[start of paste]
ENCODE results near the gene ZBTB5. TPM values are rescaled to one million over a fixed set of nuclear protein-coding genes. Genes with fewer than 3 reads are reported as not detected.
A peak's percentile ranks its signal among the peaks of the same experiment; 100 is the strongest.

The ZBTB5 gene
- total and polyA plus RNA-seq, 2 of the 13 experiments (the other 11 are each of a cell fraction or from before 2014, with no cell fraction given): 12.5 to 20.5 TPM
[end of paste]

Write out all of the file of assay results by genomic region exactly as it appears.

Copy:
ENCODE results near the gene ZBTB5. TPM values are rescaled to one million over a fixed set of nuclear protein-coding genes. Genes with fewer than 3 reads are reported as not detected.
A peak's percentile ranks its signal among the peaks of the same experiment; 100 is the strongest.

The ZBTB5 gene
- total and polyA plus RNA-seq, 2 of the 13 experiments (the other 11 are each of a cell fraction or from before 2014, with no cell fraction given): 12.5 to 20.5 TPM